Intermittent hypoxia impairs glucose homeostasis in C57BL6/J mice

Partial improvement with Cessation of the exposure

Jan Polak, Larissa Shimoda, Luciano F. Drager, Clark Undem, Holly McHugh, Vsevolod Polotsky, Naresh M Punjabi

Research output: Contribution to journalArticle

Abstract

Objectives: Obstructive sleep apnea is associated with insulin resistance, glucose intolerance, and type 2 diabetes mellitus. Although several studies have suggested that intermittent hypoxia in obstructive sleep apnea may induce abnormalities in glucose homeostasis, it remains to be determined whether these abnormalities improve after discontinuation of the exposure. The objective of this study was to delineate the effects of intermittent hypoxia on glucose homeostasis, beta cell function, and liver glucose metabolism and to investigate whether the impairments improve after the hypoxic exposure is discontinued. Interventions: C57BL6/J mice were exposed to 14 days of intermittent hypoxia, 14 days of intermittent air, or 7 days of intermittent hypoxia followed by 7 days of intermittent air (recovery paradigm). Glucose and insulin tolerance tests were performed to estimate whole-body insulin sensitivity and calculate measures of beta cell function. Oxidative stress in pancreatic tissue and glucose output from isolated hepatocytes were also assessed. Results: Intermittent hypoxia increased fasting glucose levels and worsened glucose tolerance by 67% and 27%, respectively. Furthermore, intermittent hypoxia exposure was associated with impairments in insulin sensitivity and beta cell function, an increase in liver glycogen, higher hepatocyte glucose output, and an increase in oxidative stress in the pancreas. While fasting glucose levels and hepatic glucose output normalized after discontinuation of the hypoxic exposure, glucose intolerance, insulin resistance, and impairments in beta cell function persisted. Conclusions: Intermittent hypoxia induces insulin resistance, impairs beta cell function, enhances hepatocyte glucose output, and increases oxidative stress in the pancreas. Cessation of the hypoxic exposure does not fully reverse the observed changes in glucose metabolism.

Original languageEnglish (US)
Pages (from-to)1483-1490
Number of pages8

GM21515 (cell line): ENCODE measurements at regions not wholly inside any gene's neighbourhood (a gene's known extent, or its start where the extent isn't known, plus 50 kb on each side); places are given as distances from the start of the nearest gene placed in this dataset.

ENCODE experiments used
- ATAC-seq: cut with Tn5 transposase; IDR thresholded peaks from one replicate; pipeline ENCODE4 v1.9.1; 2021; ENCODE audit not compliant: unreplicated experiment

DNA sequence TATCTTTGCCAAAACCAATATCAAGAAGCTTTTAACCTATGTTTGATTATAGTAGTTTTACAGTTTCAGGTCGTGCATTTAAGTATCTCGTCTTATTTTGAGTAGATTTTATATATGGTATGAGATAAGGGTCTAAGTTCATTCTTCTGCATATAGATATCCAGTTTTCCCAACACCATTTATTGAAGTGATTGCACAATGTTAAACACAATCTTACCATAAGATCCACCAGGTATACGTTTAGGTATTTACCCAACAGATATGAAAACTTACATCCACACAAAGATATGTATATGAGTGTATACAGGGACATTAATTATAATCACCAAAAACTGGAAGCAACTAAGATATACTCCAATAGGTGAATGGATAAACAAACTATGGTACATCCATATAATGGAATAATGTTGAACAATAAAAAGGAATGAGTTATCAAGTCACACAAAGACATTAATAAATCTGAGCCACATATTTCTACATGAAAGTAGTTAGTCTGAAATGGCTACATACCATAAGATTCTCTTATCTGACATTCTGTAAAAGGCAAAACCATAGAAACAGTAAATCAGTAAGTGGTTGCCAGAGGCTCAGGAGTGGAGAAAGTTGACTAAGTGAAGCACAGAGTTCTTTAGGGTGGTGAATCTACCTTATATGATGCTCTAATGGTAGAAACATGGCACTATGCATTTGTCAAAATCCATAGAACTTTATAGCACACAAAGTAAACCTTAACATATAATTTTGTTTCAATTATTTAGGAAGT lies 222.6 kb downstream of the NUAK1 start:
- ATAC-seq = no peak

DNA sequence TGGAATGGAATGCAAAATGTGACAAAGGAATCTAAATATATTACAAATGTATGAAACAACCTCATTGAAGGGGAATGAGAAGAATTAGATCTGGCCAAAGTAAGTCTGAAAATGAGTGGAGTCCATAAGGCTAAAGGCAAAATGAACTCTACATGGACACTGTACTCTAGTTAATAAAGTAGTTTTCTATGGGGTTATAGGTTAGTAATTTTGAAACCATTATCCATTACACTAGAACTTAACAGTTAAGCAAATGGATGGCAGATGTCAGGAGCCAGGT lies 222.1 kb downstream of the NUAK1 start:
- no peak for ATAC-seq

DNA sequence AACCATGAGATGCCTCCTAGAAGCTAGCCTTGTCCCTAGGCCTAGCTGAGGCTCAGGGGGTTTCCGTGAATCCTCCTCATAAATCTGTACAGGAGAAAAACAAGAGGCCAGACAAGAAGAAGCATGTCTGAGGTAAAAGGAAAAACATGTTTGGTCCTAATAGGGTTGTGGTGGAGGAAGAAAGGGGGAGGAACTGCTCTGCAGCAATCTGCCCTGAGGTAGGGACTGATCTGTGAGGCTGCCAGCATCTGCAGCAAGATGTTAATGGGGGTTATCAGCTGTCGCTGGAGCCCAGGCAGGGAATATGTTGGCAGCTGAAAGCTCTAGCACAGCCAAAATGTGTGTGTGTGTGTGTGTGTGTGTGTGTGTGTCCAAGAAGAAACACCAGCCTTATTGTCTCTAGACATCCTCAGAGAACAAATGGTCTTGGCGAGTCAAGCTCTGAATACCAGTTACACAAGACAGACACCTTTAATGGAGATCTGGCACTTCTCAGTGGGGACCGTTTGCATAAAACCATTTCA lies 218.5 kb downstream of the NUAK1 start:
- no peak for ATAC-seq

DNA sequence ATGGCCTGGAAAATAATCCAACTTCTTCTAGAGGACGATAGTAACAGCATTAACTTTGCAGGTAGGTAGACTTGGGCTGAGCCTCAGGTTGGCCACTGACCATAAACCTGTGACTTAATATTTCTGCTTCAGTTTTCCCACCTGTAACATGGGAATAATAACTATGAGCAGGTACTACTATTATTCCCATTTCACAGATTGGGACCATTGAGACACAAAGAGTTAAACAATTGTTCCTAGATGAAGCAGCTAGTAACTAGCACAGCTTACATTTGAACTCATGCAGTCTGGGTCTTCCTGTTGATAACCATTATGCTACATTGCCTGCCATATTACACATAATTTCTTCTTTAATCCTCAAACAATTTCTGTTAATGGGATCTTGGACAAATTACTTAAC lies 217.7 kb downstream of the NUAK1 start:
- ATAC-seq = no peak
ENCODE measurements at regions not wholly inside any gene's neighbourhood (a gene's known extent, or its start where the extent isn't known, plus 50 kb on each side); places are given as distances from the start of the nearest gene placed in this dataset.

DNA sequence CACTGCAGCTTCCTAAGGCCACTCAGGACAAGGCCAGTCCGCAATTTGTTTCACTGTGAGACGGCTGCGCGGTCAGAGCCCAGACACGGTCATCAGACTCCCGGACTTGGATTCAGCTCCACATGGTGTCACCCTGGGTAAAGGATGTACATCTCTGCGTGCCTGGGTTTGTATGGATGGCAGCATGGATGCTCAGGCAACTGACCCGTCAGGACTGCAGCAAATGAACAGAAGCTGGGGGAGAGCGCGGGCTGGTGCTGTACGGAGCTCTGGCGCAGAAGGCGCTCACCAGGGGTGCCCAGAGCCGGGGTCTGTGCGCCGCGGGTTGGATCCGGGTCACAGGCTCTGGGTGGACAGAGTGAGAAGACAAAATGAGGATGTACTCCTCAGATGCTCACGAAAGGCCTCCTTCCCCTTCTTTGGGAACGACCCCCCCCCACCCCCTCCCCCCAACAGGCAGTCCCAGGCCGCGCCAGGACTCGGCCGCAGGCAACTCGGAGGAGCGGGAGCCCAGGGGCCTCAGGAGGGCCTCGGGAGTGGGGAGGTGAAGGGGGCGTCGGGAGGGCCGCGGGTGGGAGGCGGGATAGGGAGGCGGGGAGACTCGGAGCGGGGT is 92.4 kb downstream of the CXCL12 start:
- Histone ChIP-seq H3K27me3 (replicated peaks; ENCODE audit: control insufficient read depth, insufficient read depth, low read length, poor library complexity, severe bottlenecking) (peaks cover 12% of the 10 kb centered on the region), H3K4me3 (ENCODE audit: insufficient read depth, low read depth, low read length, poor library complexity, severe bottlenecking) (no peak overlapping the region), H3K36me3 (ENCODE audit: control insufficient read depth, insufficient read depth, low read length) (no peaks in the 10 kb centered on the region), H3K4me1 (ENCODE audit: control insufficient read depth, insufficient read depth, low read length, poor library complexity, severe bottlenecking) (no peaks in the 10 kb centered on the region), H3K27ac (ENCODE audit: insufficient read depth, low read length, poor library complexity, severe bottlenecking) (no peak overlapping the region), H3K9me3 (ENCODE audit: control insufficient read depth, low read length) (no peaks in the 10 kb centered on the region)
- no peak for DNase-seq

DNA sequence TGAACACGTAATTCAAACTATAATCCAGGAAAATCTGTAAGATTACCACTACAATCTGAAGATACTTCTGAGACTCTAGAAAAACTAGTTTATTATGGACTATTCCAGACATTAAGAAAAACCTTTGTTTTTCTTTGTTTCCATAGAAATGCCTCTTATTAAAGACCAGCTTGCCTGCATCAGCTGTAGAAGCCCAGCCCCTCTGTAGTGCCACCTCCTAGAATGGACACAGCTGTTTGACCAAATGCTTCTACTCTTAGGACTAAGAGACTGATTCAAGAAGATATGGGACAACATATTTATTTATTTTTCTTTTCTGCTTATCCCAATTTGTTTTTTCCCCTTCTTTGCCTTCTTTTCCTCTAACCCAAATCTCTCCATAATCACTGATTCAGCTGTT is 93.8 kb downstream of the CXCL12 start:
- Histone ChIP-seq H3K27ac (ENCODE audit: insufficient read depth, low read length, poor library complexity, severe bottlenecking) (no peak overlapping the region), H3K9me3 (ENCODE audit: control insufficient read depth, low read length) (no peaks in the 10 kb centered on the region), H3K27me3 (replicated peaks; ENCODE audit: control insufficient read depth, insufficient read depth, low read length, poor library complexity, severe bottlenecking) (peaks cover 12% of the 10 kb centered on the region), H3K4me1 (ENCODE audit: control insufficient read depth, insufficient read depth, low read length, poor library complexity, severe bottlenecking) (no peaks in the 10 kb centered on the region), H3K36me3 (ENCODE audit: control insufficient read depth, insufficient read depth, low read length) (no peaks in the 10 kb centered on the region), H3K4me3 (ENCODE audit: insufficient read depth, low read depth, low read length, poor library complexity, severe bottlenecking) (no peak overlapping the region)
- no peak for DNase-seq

JournalSleep
Volume36
Issue number10
DOIs
StatePublished - Oct 1 2013

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Homeostasis
Glucose
Insulin Resistance
Hepatocytes
Oxidative Stress
Glucose Intolerance
Obstructive Sleep Apnea
Pancreas
Fasting
Hypoxia
Air
Liver Glycogen
Liver
Glucose Tolerance Test
Type 2 Diabetes Mellitus
Insulin

Keywords

  • Glucose intolerance
  • Insulin resistance
  • Intermittent hypoxia
  • Obstructive sleep apnea

ASJC Scopus subject areas

  • Physiology (medical)
  • Clinical Neurology

Cite this

Intermittent hypoxia impairs glucose homeostasis in C57BL6/J mice : Partial improvement with Cessation of the exposure. / Polak, Jan; Shimoda, Larissa; Drager, Luciano F.; Undem, Clark; McHugh, Holly; Polotsky, Vsevolod; Punjabi, Naresh M.

In: Sleep, Vol. 36, No. 10, 01.10.2013, p. 1483-1490.

Research output: Contribution to journalArticle

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N2 - Objectives: Obstructive sleep apnea is associated with insulin resistance, glucose intolerance, and type 2 diabetes mellitus. Although several studies have suggested that intermittent hypoxia in obstructive sleep apnea may induce abnormalities in glucose homeostasis, it remains to be determined whether these abnormalities improve after discontinuation of the exposure. The objective of this study was to delineate the effects of intermittent hypoxia on glucose homeostasis, beta cell function, and liver glucose metabolism and to investigate whether the impairments improve after the hypoxic exposure is discontinued. Interventions: C57BL6/J mice were exposed to 14 days of intermittent hypoxia, 14 days of intermittent air, or 7 days of intermittent hypoxia followed by 7 days of intermittent air (recovery paradigm). Glucose and insulin tolerance tests were performed to estimate whole-body insulin sensitivity and calculate measures of beta cell function. Oxidative stress in pancreatic tissue and glucose output from isolated hepatocytes were also assessed. Results: Intermittent hypoxia increased fasting glucose levels and worsened glucose tolerance by 67% and 27%, respectively. Furthermore, intermittent hypoxia exposure was associated with impairments in insulin sensitivity and beta cell function, an increase in liver glycogen, higher hepatocyte glucose output, and an increase in oxidative stress in the pancreas. While fasting glucose levels and hepatic glucose output normalized after discontinuation of the hypoxic exposure, glucose intolerance, insulin resistance, and impairments in beta cell function persisted. Conclusions: Intermittent hypoxia induces insulin resistance, impairs beta cell function, enhances hepatocyte glucose output, and increases oxidative stress in the pancreas. Cessation of the hypoxic exposure does not fully reverse the observed changes in glucose metabolism.

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